You might have heard of a Neko rig, but unless you’ve specifically sought out this type of fishing, then you may not have come across it in practice. That’s because, unlike a lot of other rigs, this one didn’t originate in the United States. It comes from Japan, where it’s highly popular.
However, that’s not to say that it’s an unknown entity in the States. There are plenty of anglers in Southern California who use a Neko rig to snatch some bass when other methods just don’t seem to be working. It’s also pretty big on the professional fishing circuit too.
However, despite these touches of popularity, it’s still relatively unknown, at least compared with other rigs. Thankfully, we’re here to help. In this article, we’re going to run through everything you need to know about Neko rigs, including what they are, the setup you’ll need, the correct techniques, optimal conditions, and the best lure. By the end of the article, you might just decide that you want to give this type of finesse fishing rig a try!
What is a Neko Rig
The Neko rig might sound mysterious, but it’s not really. It’s just a soft-plastic worm with a mushroom or nail at one end to give it weight. While they can vary slightly, the basic Neko rig will have a wacky rigged soft-plastic bait, with a lead item or nail inserted in the end. Simple!
However, though the details of the Neko rig might be simple, the functionality can be highly effective. The weight allows it to sink better, making it ideal for when you’re not fishing in shallow waters, while the rigged bait ensures the fall is a less predictable gliding action. When it’s at the bottom (or near to it), the bait will stand up, which helps to get more bites. While there are other rigs that sink to the bottom, the weight of the Neko rig means that it falls faster. The reason for its increasing popularity is because, well, it works. Though it’s relatively new on the domestic fishing scene, it continues to develop and evolve, so don’t be surprised if you hear more about the Neko rig in the coming years.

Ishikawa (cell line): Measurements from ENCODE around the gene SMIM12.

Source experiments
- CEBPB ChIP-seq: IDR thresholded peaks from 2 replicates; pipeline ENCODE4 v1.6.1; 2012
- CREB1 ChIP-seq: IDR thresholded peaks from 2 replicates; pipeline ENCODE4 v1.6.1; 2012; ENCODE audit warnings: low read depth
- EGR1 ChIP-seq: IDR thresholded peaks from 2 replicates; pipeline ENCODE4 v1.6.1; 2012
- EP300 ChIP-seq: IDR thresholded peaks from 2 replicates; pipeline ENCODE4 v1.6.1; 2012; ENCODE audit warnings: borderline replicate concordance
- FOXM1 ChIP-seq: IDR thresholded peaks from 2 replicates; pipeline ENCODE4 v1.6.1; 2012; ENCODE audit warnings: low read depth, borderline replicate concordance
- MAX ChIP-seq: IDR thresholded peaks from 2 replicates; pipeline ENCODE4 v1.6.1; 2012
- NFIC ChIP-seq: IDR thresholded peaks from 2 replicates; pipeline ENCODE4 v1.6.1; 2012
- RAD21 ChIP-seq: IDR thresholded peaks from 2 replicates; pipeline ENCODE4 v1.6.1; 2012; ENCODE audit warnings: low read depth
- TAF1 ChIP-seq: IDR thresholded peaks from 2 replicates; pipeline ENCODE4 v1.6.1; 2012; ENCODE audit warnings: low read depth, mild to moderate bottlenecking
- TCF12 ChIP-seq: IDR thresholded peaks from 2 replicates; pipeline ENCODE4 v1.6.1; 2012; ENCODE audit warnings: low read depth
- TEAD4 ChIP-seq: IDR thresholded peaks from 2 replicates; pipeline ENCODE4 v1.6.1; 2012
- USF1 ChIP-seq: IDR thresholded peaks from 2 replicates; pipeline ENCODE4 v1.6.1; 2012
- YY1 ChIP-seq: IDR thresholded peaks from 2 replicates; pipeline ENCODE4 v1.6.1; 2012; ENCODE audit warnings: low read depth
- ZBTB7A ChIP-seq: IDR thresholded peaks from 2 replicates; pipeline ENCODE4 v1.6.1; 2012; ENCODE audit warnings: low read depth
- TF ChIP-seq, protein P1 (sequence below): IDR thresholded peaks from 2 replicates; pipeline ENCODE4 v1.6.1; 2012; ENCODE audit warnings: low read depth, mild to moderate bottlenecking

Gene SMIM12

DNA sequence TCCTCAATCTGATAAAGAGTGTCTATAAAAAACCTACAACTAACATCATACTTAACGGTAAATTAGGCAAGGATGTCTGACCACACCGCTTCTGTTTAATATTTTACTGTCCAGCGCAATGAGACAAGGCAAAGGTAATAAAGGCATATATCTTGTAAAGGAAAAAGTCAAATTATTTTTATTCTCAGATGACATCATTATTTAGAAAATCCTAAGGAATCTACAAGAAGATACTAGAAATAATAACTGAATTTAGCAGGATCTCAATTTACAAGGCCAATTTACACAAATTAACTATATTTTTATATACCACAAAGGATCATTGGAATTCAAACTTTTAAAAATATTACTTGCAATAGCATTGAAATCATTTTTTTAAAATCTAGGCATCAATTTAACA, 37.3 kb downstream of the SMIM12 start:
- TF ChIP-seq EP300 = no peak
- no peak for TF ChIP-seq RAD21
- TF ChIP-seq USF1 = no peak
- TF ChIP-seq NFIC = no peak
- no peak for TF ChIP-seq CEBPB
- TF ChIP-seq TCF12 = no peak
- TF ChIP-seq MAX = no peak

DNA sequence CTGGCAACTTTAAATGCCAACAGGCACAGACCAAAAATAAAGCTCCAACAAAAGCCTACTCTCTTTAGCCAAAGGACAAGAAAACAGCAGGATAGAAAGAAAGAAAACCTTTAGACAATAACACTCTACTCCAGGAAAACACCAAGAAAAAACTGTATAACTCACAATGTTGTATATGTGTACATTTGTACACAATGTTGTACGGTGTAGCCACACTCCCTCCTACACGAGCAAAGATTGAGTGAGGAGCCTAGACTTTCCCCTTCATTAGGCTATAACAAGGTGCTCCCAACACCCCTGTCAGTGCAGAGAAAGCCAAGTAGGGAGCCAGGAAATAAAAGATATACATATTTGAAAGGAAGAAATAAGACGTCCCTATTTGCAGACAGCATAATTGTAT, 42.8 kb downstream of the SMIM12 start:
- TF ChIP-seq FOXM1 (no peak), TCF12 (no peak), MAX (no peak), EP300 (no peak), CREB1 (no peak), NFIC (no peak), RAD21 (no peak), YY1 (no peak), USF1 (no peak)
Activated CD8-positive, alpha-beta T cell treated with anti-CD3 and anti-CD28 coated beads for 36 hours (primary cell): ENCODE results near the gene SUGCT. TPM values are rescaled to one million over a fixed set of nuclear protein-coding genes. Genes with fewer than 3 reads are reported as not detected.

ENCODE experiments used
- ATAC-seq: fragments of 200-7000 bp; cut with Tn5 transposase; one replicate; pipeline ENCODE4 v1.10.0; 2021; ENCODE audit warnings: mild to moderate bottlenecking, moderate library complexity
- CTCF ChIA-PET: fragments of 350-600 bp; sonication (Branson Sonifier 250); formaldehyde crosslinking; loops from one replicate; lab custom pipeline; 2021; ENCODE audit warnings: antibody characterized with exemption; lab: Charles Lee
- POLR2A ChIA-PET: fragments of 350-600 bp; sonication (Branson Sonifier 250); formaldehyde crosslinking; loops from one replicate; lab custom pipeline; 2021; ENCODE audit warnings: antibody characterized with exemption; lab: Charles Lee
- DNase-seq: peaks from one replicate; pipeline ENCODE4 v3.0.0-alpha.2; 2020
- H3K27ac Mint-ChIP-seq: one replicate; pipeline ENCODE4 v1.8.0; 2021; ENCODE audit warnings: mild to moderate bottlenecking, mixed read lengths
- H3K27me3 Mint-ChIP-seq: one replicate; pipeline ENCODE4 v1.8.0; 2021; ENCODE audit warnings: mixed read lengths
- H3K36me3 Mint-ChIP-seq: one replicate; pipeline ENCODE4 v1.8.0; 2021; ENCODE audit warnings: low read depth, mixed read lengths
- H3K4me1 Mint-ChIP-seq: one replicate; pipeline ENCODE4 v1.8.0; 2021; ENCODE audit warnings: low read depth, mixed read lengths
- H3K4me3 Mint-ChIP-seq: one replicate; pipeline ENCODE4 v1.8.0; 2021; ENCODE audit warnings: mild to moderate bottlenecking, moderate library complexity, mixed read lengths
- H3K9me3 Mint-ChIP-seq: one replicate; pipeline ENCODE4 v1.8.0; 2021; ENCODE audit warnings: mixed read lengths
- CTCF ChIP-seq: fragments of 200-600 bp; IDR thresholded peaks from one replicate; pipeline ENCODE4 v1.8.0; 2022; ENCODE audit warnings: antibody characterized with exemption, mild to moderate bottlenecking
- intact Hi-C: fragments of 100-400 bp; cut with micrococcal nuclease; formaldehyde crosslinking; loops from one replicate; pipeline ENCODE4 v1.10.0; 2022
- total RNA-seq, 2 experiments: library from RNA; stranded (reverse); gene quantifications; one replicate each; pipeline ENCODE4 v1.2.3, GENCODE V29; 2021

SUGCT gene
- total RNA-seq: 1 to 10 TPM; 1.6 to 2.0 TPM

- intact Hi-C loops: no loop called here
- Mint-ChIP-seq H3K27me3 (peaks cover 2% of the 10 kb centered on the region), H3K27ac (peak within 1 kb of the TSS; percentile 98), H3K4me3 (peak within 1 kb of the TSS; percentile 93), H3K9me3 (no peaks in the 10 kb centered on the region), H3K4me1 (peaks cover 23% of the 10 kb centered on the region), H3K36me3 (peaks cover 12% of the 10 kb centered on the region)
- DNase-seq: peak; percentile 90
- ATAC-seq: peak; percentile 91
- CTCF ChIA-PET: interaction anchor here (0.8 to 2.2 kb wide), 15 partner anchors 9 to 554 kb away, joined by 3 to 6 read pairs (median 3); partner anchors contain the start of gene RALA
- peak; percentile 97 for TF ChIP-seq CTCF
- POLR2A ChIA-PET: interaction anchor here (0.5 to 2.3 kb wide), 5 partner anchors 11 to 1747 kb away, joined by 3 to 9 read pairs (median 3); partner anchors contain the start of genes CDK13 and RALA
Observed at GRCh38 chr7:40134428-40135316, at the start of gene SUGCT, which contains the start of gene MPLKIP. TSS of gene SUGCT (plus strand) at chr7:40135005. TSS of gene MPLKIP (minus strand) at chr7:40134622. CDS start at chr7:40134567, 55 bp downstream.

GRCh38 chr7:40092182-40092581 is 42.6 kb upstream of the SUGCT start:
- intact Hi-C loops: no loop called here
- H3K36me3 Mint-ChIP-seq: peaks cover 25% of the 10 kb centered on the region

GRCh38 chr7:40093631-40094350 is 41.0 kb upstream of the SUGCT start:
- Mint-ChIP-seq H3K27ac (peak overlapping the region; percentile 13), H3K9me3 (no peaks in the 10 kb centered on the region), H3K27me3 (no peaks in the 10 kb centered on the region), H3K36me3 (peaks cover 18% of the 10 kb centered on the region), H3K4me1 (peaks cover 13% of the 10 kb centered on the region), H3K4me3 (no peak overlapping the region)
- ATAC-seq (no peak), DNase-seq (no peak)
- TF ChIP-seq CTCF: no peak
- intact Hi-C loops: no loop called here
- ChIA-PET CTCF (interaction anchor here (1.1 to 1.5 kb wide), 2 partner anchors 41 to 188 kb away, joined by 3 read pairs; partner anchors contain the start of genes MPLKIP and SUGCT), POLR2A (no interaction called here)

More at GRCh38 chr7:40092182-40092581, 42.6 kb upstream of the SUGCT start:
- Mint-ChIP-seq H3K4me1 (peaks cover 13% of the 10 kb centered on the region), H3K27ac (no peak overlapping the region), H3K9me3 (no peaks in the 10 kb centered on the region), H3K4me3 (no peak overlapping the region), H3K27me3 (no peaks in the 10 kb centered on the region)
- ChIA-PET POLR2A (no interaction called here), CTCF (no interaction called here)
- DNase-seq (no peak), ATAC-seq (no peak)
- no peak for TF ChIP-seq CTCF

Best Neko Rig Setup
The Neko rig will only be effective if you have the correct setup that’ll optimize your chances of success. You’ll need all the basics of fishing, including a rod, reel, line, and spinners.
But it’s the type of equipment you have that’ll ultimately influence your overall success with the Neko rig. It’s best to have a spinning rod, though it’s also possible to use a baitcasting reel too. In general, it’s best to go for a slightly heavier rod. Since you’ll be fishing at deeper levels, you’ll come across more resistance, and lighter rods won’t give you the power that you need. However, it shouldn’t be too heavy. This is finesse fishing, after all, and you’ll need to be able to feel the bites that you pick up. A medium strength rod is thus the preferred option.
The line is also key. You’ll need to have enough to reach the bottom of the water. As for the type of line, go for a lightweight option, somewhere between two to five pounds. This will allow enough feeling to pick up all that’s going on beneath the water. You can always increase the weight later on if needed, but when you’re just starting out with your Neko rig, start relatively light.
But for the most part, you’ll find that a lighter line works just fine. In the States, anglers tend to use heavier lines. But the Neko rig is from Japan, so it’s a good idea to follow what they use — and they prefer to keep things light. You’ll find a whole host of advantages when using a light line. For instance, you’ll feel the bottom better, can finesse better, and all-around get more fish, which is the whole point!
How to Fish a Neko Rig
The Neko rig has a lot of potential to bring in plenty of bass, but you’ll need to know how to use it effectively if you’re going to be successful.
Remember that the whole point of the Neko rig is to make it heavy enough to reach the bottom of the water. So that’s the first step. From there, it’s all about finesse.